Getting down to the bottom

Yesterday I used the last bag of frozen Swiss chard. Seeing the white bottom of the freezer is like seeing the ground again after the snow has melted – an unmistakable sign that it’s spring.

The Swiss chard went into a crustless Italian Swiss chard torte Venetian style, Tegliata di Biete. I based it on Marcella Hazan’s recipe from Essentials of Classic Italian Cooking but took several shortcuts. And, more importantly, I did not use pine nuts. I don’t remember the last time I bought pine nuts that did not taste rancid. Chinese pine nuts are quite awful, and the real stuff, pine nuts from the Mediterranean (Lebanese are viewed as the best), are expensive and hard to find. I sometimes food-fantasize about the delicious fresh pine nuts that were floating in the countless glasses of sweet tea I had when I lived in Tunisia. Back then, though, I did not have a garden where I could grow my own Swiss chard. If I had to choose between the two, I would always go for the garden – even if it means using walnuts instead of pine nuts.

Swiss Chard Torte with Raisins and Walnuts

2 pounds trimmed Swiss chard (leaves and small thin stems only)

3 tablespoons olive oil

1 medium onion, finely chopped

1/3 cup golden raisins

2/3 cup unflavored bread crumbs

1/2 cup walnuts

2 eggs

1 cup freshly grated parmesan (4 ounces)

1 teaspoon salt

Freshly ground black pepper

1 tablespoon cold butter

1. Preheat the oven to 350 degrees F. Spray a 10-inch cake pan with oil.

2. Chop the Swiss chard finely. With a bit of water clinging to it (or partially thawed), place it in a large skillet and cook, uncovered, until the chard is fully cooked through and wilted, about 10 minutes, stirring often. Remove to a bowl.

3. Heat the olive oil and cook the onion until golden. Add the chard and cook for another 2 minutes. Remove both to the bowl.

4. Place the raisins in a small heatproof bowl and pour hot water over them to soak.

5. Lightly toast the breadcrumbs in a pan on the stove. Distribute half of them in the prepared cake pan.

6. Lightly toast the walnuts in the pan in which you toasted the breadcrumbs. Cool and chop coarsely. Drain the raisins and squeeze dry in a paper towel. Add walnuts and raisins to the bowl with the Swiss chard.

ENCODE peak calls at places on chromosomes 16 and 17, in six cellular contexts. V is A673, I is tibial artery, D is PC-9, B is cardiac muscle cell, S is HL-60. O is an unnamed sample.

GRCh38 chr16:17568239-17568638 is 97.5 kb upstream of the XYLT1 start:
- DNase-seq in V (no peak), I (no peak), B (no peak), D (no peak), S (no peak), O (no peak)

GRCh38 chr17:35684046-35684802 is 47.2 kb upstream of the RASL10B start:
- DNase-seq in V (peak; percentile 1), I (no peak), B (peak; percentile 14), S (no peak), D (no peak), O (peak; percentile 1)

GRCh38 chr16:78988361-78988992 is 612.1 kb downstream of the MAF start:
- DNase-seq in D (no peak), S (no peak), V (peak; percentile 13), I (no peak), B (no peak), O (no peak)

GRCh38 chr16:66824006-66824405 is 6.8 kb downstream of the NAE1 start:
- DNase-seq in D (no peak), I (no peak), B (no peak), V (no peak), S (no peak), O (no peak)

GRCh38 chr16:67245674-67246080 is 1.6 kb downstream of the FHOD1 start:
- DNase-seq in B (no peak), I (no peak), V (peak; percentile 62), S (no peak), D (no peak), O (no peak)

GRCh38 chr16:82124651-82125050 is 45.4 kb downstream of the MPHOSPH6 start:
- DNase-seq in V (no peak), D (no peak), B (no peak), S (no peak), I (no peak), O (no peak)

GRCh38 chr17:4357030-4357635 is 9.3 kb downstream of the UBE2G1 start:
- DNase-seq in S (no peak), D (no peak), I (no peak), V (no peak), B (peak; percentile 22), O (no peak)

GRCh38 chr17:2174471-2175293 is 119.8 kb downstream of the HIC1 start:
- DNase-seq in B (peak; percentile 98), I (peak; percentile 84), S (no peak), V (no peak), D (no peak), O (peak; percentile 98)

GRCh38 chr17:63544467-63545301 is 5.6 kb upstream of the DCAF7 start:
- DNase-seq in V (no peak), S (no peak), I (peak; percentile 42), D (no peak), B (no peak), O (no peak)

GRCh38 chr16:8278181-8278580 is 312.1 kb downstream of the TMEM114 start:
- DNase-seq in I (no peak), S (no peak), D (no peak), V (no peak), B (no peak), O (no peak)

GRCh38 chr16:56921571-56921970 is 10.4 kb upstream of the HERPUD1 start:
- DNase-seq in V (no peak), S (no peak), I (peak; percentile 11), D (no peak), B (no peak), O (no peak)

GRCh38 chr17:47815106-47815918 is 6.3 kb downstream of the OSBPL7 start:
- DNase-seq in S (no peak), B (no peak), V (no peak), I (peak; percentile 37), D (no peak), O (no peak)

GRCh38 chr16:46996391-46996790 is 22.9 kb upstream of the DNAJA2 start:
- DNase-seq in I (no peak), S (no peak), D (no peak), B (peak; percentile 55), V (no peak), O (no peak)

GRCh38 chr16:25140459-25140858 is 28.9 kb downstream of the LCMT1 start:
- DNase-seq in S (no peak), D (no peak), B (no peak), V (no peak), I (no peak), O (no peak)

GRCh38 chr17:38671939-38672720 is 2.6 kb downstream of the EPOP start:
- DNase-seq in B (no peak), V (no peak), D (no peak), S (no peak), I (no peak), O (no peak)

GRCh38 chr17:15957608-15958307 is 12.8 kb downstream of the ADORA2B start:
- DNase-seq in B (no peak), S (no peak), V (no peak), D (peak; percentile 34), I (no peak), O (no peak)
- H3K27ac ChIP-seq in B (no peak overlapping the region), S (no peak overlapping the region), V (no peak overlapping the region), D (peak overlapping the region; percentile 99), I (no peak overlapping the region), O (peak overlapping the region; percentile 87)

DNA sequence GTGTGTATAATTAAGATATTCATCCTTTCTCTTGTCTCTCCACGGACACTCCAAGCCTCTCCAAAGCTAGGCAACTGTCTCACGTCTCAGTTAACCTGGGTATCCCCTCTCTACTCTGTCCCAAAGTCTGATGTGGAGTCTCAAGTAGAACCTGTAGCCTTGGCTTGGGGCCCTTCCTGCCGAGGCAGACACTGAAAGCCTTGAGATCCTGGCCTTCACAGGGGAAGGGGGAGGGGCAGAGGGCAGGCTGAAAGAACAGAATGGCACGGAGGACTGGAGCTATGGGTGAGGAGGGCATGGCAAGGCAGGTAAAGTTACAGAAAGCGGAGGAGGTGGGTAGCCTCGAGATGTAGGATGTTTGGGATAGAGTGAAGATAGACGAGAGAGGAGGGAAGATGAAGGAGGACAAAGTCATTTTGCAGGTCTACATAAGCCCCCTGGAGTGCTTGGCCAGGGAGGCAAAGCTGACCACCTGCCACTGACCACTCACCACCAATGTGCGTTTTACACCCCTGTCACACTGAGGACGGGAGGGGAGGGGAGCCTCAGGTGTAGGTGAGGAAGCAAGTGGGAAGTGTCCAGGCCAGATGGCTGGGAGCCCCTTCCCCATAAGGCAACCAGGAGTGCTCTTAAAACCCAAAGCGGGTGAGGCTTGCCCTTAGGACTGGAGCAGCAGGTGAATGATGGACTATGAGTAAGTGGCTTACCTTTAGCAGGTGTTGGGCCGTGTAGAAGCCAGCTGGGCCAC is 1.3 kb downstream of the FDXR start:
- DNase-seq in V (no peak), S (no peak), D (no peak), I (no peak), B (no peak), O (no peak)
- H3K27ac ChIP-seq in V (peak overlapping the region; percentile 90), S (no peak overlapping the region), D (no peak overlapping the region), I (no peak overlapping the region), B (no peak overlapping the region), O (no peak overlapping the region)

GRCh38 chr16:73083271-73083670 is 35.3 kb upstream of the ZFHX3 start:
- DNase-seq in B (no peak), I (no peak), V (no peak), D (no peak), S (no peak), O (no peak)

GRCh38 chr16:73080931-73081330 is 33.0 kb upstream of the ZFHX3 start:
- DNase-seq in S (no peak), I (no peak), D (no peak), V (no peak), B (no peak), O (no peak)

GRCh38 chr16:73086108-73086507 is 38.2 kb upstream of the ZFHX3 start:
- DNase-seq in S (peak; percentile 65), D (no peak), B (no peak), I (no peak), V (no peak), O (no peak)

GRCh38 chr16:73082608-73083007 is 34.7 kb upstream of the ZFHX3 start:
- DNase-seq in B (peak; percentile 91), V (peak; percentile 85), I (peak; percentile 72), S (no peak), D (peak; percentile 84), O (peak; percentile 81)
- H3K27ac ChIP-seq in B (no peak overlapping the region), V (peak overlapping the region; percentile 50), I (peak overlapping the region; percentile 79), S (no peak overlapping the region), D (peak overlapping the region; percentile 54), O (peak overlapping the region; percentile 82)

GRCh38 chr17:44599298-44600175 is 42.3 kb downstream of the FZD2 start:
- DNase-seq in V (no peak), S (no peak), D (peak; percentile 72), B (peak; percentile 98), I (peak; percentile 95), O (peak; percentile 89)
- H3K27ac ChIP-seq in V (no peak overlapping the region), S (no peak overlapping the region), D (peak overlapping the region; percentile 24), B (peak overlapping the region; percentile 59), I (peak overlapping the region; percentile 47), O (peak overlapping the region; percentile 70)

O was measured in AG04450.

7. Lightly beat the eggs and add them to the mix together with the parmesan. Add salt and pepper and mix well. Spread the mixture over the breadcrumbs and even it out with a spatula.

8. Spread the remaining bread crumbs evenly on top. Dot with butter (I use a lemon zester to produce tiny strands). Bake in the preheated oven for 30 minutes. Serve hot or warm.

Stock clarity (and a happy dog)

SwissChardWhile I consider myself a somewhat educated consumer and critical food buyer, for vegetable stock I succumbed to the delusion that because it’s organic it must be good. Until Cooks Illustrated found that the brand I usually bought tasted “like dirt” or “like musky socks in a patch of mushrooms”. Yikes. How could I have been so taste-blind? That was in 2008. Since then I either resorted to chicken broth for soup, or, on some rare occasions, made vegetable stock from scratch.

This past summer I finally got into the habit of making vegetable stock more often, usually a large amount, most of which went into the freezer. Maybe the trigger was that the new shiny stockpot I had bought last winter kept looking at me reproachfully for not being used. Or it was the mounds of fresh vegetable leftovers, scraps and peels that went into the compost bin all summer.

Depending on what’s available in the garden, I make vegetable stock in different combinations. For example, today I used, in addition to the staple ingredients onion, carrots, and parsley: Swiss chard stalks, the final eggplants of the season whose skins have toughened because of the cold nights but otherwise are perfectly fine, and a container of frozen tomato skins that accumulated when I made tomato soup a few weeks ago. I did not have any celery, scallions, and leeks but otherwise I would have added them too. Many different vegetables work well as long as they are not spoilt, don’t impart a strong flavor and color (no cabbage, turnips, beets etc.), and don’t fall apart so the stock remains clear. For a more intense flavor, I brown the vegetables and onion in olive oil first, then add the water and proceed as described.

The stockpot gets used, and someone else is happy, too. After straining the stock (salt-free until I add it to the soup I am making) I puree the vegetables. They make several days of veggie add-ons to Woody’s dinner – and he is crazy about it.Woody

Vegetable Stock

4 pounds (1.8 kg) mixed vegetables

2 large carrots

2 large onions

¼ cup (60 ml) olive oil (optional)

3 large bay leaves

1 big bunch of fresh parsley

6 large garlic cloves, peeled and smashed

1 teaspoon dried thyme

Salt (optional)

1. If you use organic vegetables no need to peel them, except for the onions. Cut the vegetables into chunks. Peel and quarter the onion. Heat the olive oil and brown all the vegetables and onion for 10 to 15 minutes, stirring often so they don’t burn. For the fat-free version, put all the vegetables in a large stockpot right away. Add the bay leaves, parsley, peeled and smashed garlic cloves, and thyme.

2. Add 7½ quarts of water and bring to a boil. Cover and reduce the heat. Simmer for 1 hour. Strain the stock through a fine sieve. Add salt if desired. Cool and refrigerate, or freeze.

Makes about 7 quarts (7 liters)